CHICAGO -- Every Chicago patrol officer is now equipped with a body camera and the Chicago Police Department is now equipped with the largest deployment of them in the nation.
On Sunday, Mayor Rahm Emanuel announced that the more than two-year rollout project throughout the city is complete. About 7,000 officers will be outfitted with body cameras and it’s all happening a year ahead of the expected timeline.
This effort to increase transparency, improve officer accountability and strengthen community trust began in 2015 on the Northwest Side in response to a number of shootings by Chicago officers.
The project grew in urgency after the release of a video showing an officer fatally shoot Laquan McDonald 16 times.
Residents said the completion of the initiative will help restore trust.
"The trust wasn’t there before, but since we have the body cam, you have everything on it, and you can hear what the person is saying," Ovella Henderson, Block president, said.
All 22 districts were expected to receive the cameras by the end of next year, but the implementation finished earlier than expected. The final four districts, Calumet, Near West, Albany Park and Grand Central, are putting them on the streets this month.
Officers on patrol attach the cameras to their chests, and the cameras must be turned on and off manually. The cameras are capable of recording 72 hours of high definition video on one charge.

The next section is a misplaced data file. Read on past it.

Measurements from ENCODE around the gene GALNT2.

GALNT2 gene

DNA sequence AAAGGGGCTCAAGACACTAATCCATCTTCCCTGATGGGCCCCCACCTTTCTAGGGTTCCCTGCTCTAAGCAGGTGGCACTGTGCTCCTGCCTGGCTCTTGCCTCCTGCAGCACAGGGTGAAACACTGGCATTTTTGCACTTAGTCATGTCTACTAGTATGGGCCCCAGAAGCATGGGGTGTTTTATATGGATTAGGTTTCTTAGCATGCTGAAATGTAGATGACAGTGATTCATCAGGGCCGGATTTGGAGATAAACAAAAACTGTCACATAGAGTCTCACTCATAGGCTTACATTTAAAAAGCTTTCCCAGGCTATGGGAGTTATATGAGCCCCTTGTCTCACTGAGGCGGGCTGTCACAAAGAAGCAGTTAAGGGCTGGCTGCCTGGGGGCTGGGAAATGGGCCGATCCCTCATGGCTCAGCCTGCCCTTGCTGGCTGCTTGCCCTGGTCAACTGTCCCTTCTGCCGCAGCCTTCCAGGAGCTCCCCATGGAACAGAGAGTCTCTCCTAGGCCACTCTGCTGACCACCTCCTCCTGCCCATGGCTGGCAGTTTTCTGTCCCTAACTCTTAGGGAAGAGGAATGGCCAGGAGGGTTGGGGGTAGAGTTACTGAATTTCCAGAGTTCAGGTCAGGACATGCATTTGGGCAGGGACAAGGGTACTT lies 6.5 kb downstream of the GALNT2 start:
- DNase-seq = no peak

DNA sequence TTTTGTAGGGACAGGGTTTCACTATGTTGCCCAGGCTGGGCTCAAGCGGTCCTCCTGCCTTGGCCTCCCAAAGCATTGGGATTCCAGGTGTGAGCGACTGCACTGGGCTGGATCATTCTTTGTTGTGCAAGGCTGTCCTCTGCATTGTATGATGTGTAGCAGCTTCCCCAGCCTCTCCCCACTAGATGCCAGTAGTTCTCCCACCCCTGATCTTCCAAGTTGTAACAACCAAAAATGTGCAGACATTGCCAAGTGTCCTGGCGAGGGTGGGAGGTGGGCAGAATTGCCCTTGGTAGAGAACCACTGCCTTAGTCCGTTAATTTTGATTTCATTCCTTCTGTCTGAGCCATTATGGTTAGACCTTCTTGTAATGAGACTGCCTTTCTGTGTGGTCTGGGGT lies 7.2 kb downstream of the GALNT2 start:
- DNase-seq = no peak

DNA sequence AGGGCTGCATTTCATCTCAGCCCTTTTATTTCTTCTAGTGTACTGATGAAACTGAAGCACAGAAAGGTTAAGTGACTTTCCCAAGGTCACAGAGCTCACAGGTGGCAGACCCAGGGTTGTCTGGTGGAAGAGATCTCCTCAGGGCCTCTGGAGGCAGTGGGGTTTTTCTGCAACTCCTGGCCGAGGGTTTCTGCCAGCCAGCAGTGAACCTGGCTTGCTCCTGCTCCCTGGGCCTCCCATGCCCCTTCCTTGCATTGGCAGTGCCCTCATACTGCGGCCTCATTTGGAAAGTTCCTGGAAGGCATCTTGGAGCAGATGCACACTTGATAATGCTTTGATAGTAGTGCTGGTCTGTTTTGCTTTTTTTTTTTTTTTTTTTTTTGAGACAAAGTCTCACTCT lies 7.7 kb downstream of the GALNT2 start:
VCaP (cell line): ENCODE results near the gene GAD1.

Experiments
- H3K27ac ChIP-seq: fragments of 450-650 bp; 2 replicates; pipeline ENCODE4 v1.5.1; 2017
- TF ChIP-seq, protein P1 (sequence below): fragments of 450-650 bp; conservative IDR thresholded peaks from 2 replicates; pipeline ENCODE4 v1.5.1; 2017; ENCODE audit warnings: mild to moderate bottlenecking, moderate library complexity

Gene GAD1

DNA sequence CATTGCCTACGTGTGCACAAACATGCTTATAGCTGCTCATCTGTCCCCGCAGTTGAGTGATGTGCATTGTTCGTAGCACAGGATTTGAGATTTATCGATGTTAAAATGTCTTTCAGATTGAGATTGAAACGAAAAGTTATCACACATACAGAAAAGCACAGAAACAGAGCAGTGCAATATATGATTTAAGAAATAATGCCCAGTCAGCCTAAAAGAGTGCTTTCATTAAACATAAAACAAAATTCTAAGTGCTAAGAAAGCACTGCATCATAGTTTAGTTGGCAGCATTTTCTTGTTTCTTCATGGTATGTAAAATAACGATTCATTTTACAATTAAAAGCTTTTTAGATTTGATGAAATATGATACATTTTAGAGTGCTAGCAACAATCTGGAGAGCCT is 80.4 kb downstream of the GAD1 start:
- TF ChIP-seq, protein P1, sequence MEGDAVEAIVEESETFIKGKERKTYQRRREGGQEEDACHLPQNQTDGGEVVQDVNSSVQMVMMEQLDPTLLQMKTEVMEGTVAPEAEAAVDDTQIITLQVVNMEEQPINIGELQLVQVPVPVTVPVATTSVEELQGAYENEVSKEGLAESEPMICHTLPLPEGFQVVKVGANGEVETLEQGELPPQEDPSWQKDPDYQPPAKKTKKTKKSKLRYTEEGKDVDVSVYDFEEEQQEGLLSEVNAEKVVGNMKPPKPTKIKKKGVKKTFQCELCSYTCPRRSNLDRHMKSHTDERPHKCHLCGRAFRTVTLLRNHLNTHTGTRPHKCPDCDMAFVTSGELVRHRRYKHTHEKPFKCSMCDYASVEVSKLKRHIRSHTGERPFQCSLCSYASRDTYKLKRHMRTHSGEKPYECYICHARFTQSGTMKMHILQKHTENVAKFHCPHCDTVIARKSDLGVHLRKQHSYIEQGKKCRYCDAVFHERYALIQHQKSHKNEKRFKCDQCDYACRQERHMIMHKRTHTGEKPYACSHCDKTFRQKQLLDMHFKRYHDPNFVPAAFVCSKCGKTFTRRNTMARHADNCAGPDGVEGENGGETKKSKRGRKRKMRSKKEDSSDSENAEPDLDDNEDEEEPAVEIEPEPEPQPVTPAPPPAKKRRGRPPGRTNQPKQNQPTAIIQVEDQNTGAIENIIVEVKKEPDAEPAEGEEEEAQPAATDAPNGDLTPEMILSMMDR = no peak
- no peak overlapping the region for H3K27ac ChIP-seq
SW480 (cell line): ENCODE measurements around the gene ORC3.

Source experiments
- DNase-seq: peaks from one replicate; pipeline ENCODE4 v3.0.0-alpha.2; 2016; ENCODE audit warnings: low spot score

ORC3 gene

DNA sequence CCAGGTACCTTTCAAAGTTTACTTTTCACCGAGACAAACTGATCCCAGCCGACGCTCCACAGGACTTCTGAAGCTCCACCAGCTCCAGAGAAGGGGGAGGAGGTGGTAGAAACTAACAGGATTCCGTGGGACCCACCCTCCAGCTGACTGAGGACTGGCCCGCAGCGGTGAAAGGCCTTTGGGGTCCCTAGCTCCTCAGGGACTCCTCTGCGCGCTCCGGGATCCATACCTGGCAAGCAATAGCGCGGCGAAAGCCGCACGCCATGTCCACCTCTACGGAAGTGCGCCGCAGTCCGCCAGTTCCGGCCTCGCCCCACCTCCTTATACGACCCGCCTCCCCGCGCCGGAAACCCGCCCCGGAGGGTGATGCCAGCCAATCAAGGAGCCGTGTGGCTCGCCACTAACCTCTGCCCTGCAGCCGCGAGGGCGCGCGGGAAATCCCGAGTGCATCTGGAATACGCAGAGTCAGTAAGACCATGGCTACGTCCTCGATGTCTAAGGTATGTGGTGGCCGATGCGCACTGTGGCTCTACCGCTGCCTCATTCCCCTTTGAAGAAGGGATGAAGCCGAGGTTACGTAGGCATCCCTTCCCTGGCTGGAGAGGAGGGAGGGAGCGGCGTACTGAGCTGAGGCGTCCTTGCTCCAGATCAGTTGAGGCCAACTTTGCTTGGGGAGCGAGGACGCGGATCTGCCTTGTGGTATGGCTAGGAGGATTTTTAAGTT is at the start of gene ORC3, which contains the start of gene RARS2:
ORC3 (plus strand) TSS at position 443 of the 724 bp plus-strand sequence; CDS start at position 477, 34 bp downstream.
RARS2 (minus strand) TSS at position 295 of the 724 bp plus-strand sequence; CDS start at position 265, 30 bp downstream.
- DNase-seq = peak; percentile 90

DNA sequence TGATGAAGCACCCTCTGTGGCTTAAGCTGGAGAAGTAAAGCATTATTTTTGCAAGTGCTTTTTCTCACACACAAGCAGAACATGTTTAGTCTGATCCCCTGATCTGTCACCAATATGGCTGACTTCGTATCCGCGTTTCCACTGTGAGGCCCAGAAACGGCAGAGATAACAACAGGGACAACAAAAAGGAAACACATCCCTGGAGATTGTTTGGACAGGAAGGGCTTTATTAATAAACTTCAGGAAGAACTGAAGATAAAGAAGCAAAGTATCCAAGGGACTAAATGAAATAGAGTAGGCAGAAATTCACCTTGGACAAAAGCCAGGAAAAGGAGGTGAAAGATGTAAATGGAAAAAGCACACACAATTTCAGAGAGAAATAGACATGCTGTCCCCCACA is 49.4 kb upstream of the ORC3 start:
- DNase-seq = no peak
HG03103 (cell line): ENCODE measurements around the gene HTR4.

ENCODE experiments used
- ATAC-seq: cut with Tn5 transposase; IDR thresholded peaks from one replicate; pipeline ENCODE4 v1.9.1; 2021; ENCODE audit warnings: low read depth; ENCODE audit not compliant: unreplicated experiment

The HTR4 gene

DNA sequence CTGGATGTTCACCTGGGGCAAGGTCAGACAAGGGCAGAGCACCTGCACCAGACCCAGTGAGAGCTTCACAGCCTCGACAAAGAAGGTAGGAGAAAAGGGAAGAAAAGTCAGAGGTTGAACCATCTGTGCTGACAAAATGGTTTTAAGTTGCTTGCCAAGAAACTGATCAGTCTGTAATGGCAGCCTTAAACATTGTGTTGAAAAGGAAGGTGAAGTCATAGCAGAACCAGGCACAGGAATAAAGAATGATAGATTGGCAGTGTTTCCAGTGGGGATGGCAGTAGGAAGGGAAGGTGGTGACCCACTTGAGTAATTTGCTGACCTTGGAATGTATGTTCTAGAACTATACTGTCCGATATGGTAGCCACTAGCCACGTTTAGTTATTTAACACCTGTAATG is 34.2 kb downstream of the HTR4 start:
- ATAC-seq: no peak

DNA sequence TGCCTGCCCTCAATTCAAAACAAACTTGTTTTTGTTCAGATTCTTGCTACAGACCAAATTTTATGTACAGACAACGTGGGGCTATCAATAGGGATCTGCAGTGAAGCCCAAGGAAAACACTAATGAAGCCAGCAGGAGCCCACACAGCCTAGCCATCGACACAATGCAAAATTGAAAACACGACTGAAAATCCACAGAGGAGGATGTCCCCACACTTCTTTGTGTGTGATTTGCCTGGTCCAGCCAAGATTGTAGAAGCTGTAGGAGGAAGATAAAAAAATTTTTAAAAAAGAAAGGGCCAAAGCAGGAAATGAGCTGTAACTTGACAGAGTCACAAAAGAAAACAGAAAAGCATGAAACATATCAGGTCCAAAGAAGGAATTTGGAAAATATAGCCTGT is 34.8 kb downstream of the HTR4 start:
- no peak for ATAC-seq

The video is subject to the Freedom of Information Act. The public can request the footage if police use force, in the case of an arrest, or for an allegation of police misconduct.
There was resistance on the force to having interactions with the public recorded – something the mayor acknowledged. But he said the cameras protect the police as much as they protect the public and used the incident in which Congressman Bobby Rush was pulled over, then filed a complaint alleging racial profiling as an example of the camera backing up the officer’s account.
"That officer happened to have a body camera, congressman rush had a different remembrance of that incident. The body camera showed what the officer said," the mayor said.
Alderman Walter Burnett said the cameras are helping restore positive police-and-community relations.
"Guys have to be more sensitive, as you can see now, they even have to be able to articulate themselves on television now, on camera, right? So they have to be aware of what they say, how they say it and how they move, so I think we’re creating a more conscious police department," he said.
The commander said officers are instructed to tell the public they’re being recorded and if there’s an officer who doesn’t follow protocol there could be consequences.